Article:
The Dark Knight Rises


Having recently revisited the first two episodes of Christopher Nolan’s trilogy about the Caped Crusader’s journey in and out of Gotham City over multiples decades and realized more than ever how each was about an overarching theme (overcoming fear in “Batman Begins”, maintaining hope in the midst of chaos in “The Dark Knight”), I went into “The Dark Knight Rises” looking for one… But of course, the first time you watch a movie, you’re mostly processing the twists and turns of its story – only after multiple viewings can you really look beyond the plot. Still, right now, I would say this final film is about anger… or death… or redemption… or all three, and more.

One thing’s for sure: this is one hell of an ambitious, provocative, epic picture. I don’t want to spoil the countless surprises it holds, but you’re probably aware of the first gutsy move Nolan made: setting this sequel 8 years after “The Dark Knight”, establishing that after Commissioner Gordon covered up Harvey Dent’s psychotic Two-Face episode and allowed the Batman to take the blame in order to preserve the late district attorney’s legacy, the masked vigilante hung up his cape and cowl and hasn’t been seen since. What’s more, Bruce Wayne has also become a recluse. What will it take to make both his identities go out into the world again?

I’ll let you discover the details, but let’s just say it involves supervillains Catwoman (enjoyably played in full-on femme fatale mode by Anne Hathaway) and Bane (interpreted with imposing menace as well as a sly, wicked sense of humor by Tom Hardy)… As well as Bruce Wayne/Batman (Christian Bale in what may be his strongest, most complex turn as the Dark Knight)’s growing entourage, including the returning Alfred (Michael Caine), Lucius Fox (Morgan Freeman) and Gordon (Gary Oldman), who are all more endearing than ever, plus earnest young cop John Blake (Joseph Gordon-Levitt, delivering one of the film’s most powerful performances) and romantic interest Miranda Tate (Marion Cotillard).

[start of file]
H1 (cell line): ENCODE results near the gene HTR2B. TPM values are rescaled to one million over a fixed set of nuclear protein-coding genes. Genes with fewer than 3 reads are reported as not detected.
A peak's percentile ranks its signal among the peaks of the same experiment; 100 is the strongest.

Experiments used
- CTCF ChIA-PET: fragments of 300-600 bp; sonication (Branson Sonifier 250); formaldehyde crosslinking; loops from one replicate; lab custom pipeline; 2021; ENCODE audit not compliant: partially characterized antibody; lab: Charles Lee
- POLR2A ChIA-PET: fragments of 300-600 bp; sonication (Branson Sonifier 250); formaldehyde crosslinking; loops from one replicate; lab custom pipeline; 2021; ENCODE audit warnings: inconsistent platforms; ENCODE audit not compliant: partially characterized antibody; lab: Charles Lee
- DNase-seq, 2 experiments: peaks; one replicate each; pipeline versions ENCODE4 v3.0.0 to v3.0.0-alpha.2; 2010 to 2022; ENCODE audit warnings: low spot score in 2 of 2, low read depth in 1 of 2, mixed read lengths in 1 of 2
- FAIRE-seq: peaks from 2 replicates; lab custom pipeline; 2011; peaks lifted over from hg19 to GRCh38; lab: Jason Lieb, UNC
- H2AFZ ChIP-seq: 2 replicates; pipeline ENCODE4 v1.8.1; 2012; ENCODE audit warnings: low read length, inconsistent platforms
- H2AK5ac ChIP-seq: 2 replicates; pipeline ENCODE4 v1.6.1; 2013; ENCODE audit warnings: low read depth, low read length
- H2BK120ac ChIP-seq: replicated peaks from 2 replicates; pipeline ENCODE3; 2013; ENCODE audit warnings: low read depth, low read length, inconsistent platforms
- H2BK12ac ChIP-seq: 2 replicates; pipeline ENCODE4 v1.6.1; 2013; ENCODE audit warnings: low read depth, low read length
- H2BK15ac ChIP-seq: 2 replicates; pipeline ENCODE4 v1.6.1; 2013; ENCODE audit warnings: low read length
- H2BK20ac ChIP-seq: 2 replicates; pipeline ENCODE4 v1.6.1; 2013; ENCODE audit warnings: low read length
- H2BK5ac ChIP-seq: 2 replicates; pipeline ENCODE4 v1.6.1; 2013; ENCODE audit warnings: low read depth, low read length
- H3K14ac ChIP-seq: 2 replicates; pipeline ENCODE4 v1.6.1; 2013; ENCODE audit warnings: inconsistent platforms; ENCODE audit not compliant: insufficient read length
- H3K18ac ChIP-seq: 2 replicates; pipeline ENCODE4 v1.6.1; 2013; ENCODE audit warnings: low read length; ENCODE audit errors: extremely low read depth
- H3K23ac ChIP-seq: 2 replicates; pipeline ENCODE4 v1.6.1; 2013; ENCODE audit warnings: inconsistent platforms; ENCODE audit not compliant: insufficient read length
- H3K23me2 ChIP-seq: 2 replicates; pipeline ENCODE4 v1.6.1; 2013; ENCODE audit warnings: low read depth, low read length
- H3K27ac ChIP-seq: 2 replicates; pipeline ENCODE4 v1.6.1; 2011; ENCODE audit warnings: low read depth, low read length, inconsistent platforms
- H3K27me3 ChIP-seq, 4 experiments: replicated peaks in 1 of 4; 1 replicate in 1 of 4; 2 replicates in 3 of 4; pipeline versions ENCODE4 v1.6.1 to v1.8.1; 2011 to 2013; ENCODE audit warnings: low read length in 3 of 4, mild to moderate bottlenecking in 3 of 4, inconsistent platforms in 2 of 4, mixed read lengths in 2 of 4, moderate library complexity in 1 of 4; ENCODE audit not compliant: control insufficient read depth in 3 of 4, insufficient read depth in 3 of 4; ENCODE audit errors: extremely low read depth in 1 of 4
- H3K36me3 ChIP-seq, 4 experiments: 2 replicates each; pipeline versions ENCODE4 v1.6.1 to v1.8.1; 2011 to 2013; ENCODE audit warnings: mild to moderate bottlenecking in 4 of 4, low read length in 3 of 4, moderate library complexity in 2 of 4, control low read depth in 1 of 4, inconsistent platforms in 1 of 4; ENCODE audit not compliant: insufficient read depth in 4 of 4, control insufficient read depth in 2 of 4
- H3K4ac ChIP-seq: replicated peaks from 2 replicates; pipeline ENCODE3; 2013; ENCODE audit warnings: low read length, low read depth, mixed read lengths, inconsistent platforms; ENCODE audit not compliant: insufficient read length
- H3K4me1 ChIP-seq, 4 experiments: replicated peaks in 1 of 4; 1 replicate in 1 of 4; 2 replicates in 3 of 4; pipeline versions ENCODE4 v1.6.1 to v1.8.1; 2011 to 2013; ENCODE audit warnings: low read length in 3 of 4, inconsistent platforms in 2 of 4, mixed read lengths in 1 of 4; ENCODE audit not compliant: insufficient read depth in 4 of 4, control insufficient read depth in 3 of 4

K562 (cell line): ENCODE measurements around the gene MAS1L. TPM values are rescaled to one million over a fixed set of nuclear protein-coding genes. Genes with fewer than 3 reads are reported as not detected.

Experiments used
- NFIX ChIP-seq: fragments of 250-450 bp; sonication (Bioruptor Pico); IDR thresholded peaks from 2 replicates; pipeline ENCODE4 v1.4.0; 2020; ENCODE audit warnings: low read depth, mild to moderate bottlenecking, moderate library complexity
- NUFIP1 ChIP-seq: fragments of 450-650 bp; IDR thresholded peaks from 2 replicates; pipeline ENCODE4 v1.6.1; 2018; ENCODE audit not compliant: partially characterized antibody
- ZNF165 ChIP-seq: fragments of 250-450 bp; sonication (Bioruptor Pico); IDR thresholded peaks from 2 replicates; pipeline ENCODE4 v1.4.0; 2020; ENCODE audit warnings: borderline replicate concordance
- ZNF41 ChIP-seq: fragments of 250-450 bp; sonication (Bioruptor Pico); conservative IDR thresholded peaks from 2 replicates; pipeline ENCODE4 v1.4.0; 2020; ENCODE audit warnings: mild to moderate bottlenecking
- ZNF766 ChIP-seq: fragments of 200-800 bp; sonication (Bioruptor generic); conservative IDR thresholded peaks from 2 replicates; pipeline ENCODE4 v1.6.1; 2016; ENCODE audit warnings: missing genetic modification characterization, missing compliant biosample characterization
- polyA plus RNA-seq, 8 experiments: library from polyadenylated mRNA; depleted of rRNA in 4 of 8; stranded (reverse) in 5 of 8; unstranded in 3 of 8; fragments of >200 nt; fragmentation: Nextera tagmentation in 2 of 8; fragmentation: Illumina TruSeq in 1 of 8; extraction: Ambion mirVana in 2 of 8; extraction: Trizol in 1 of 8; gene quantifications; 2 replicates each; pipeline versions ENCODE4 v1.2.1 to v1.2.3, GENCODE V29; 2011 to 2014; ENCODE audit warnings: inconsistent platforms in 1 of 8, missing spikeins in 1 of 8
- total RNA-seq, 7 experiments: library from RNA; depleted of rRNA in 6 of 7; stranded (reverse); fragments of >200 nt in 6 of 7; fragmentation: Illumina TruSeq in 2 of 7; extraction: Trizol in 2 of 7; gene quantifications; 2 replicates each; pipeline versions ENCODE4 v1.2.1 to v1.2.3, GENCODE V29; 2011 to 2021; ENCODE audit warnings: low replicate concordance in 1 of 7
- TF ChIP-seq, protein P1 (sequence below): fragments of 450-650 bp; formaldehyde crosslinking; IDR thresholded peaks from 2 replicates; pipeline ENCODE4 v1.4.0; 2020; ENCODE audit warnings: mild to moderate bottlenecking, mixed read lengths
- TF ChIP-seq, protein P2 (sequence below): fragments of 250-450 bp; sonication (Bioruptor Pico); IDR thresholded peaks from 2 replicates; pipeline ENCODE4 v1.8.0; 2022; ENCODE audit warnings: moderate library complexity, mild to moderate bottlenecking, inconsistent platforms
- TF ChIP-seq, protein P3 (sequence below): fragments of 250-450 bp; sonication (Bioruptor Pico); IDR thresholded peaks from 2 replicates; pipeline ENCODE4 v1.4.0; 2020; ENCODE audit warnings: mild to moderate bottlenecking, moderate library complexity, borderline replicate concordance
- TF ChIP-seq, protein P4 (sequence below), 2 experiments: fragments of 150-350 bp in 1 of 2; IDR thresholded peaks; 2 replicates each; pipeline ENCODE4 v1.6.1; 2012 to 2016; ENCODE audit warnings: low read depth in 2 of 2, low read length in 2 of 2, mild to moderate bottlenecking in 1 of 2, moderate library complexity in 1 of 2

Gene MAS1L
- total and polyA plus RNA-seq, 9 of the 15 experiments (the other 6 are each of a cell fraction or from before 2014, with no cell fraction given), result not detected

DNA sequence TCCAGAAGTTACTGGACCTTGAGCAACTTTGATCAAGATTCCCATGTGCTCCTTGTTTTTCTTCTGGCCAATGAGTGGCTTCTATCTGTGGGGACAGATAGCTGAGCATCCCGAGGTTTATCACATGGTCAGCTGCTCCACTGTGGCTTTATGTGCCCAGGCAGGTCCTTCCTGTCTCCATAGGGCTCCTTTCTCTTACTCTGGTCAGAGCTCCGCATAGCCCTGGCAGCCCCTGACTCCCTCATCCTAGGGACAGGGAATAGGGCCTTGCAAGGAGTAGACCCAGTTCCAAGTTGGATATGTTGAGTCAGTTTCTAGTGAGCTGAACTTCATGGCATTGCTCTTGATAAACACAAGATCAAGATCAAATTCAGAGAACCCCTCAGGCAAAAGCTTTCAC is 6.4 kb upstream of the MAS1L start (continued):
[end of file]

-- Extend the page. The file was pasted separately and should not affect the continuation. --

After opening with an insane high-altitude set piece, “The Dark Knight Rises” takes its sweet time catching up with its cast of characters and introducing new ones, and it takes a whole act before the Batman even shows up! Through developments I won’t reveal, he’s soon enough forced into the shadows once again, as things grow darker than ever for Gotham, which is saying a lot. Even if you’ve seen glimpses of the explosive mayhem and terrorism that occurs then in the trailers, you have no idea how grand the scale of it is.

It’s truly fascinating the way this all plays into the 21st century sociopolitical zeitgeist, while also brilliantly tying up story threads that were set up in “Batman Begins” then built upon in “The Dark Knight.” Is it the best film in the series? Not quite. [Since it opened a few weeks ago, the movie has kept growing and growing in my mind and has even become a powerful source of inspiration for me. So yeah, it’s totally the best of the trilogy for me, even though…] As written by Christopher and Jonathan Nolan, and especially as played by Heath Ledger, the Joker still towers above everything else in these three films. That being said, there’s still tons of mind-blowing, heart-pounding stuff in “The Dark Knight Rises.”

Again, I don’t want to just spoil a whole bunch of stuff before you get a chance to see the flick, but allow me to just share how thrilled I was to find that, to me anyway, some of it plays like one of my favourite movies, “Rocky IV”, what with a seemingly washed up Batman having to train harder than ever to fight a seemingly unbeatable monster of a man. How awesome is that?